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more space than eleven New York City World Trade Centers.
But by 1997, the intelligence community budget had shrunk to what
it had been in 1980, during the last years of the Carter administration
and just before the Reagan administration gave the spooks the key to
Fort Knox. At the same time, many of NSA's precious eavesdropping
satellites were dying of old age and not being replaced. In the few years
between 1991 and 1994, the number of spy satellites dropped by nearly
half. "NSA's relative piece of the intelligence resource pie will likely
diminish," Admiral William O. Studeman had told his workforce in a
frank farewell memorandum on April 8, 1992. "Things will be tight, and
the demand will be to continue to do more with less."
Studeman's concerns were well founded. Between 1990 and 1997 the
agency was forced to cut its staff by 17½ percent and was scheduled to
increase the total to 24 percent by 2001. A commission headed by former
defense secretary Harold Brown said that at least 10 percent more staff
should be cut throughout the intelligence community. On top of that, a
Pentagon inspector general's review in 1991”the first one ever done at
NSA”found that the agency was too top-heavy and that management
was asleep at the wheel in the oversight of a number of key areas. "We
found that the growth of the Agency had not been centrally managed or
planned," the inspection report concluded, "and that the NSA did not
have sufficient internal oversight mechanisms to ensure the Agency
efficiently accomplished its mission." The result was a serious
bureaucratic shake-up. On October 1, 1992, Mike McConnell,
Studeman's successor, instituted a major restructuring, slashing by 40
percent the number of deputy directors and by 29 percent the number of
middle managers. Lower management was reduced by an average of 50
percent. At the same time, the number of people reporting directly to the
director was cut from ninety to fifteen.4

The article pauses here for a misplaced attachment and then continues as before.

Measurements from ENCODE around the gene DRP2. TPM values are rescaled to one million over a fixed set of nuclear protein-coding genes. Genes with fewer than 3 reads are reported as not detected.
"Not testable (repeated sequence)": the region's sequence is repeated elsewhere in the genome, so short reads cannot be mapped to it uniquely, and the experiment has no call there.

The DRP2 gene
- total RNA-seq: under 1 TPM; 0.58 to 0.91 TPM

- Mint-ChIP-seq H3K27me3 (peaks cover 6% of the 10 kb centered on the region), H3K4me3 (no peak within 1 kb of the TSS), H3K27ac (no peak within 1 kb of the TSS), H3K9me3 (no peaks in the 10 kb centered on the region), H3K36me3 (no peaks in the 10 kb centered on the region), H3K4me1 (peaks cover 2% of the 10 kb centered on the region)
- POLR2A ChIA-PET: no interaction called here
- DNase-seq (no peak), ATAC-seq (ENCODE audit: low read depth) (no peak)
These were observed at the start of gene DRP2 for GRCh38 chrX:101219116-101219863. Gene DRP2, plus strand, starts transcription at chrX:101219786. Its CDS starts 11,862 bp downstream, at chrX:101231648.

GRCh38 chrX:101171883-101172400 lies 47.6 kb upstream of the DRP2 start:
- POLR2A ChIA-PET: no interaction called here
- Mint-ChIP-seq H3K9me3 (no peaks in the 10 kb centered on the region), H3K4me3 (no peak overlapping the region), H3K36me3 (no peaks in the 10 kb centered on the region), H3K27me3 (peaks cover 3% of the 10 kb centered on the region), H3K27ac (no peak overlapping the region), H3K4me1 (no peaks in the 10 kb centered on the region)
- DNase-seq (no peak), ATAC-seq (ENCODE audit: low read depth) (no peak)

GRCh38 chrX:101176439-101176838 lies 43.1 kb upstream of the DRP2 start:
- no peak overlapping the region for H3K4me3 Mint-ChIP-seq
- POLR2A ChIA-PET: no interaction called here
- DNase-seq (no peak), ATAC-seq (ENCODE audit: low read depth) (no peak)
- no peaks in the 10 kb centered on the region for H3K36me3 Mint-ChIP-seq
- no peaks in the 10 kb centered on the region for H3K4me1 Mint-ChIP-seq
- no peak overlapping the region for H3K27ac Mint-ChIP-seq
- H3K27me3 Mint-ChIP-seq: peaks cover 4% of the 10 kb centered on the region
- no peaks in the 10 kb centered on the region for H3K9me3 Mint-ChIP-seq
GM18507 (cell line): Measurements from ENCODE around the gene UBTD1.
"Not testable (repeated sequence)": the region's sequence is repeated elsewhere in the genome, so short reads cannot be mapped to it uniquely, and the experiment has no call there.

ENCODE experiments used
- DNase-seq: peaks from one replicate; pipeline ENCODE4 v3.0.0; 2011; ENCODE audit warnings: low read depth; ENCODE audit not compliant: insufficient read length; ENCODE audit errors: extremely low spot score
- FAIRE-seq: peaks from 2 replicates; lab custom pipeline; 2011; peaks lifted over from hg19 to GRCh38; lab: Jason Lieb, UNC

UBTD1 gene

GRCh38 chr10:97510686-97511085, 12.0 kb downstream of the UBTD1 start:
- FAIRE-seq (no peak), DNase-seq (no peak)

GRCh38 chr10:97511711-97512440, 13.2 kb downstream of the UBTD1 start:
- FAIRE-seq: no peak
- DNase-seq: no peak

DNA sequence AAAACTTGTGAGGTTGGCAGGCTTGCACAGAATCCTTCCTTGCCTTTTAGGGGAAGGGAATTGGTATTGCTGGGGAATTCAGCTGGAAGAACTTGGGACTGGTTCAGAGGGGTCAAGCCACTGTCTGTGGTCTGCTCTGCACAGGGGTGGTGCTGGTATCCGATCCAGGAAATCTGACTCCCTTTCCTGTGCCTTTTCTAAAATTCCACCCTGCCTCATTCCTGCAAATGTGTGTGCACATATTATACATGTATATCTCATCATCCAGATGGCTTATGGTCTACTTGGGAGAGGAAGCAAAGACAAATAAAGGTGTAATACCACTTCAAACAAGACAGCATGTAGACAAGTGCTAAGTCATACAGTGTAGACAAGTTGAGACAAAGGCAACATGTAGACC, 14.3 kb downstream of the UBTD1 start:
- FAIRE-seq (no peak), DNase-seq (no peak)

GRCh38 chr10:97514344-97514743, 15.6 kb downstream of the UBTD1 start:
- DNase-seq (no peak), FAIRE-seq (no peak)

The Pentagon report also criticized the NSA for wasting millions of
4

dollars on warehousing old magnetic tapes, failing to manage properly its
highly secret special-access programs, and not adequately measuring
whether the intelligence being collected matched the intelligence that was
being asked for. Four years later, in 1996, the agency still had not
corrected several of the problems.



460
"NSA personnel will be deeply affected by these changes," declared the
NSA Newsletter. McConnell told a group of his senior staff, "As resources
diminish we must reduce the Agency's overhead and build a structure
that will make us more efficient." But, the cutbacks in personnel seemed
to have a contradictory effect on the agency's budget. The cost of the
shrunken workforce grew because of inflation, promotions, and the
higher cost of benefits. These factors drove NSA's civilian payroll from
about 30 percent of its budget in 1990 to nearly 40 percent in 1996. A
White House study called the problem "acute" and said these "growing
amounts allocated to meet the payroll have crowded out investments in
new technologies and limited operational flexibility." It seemed that the
more people NSA cut the less money it had for satellites and computers.
When McConnell replaced Studeman in May 1992, the downsizing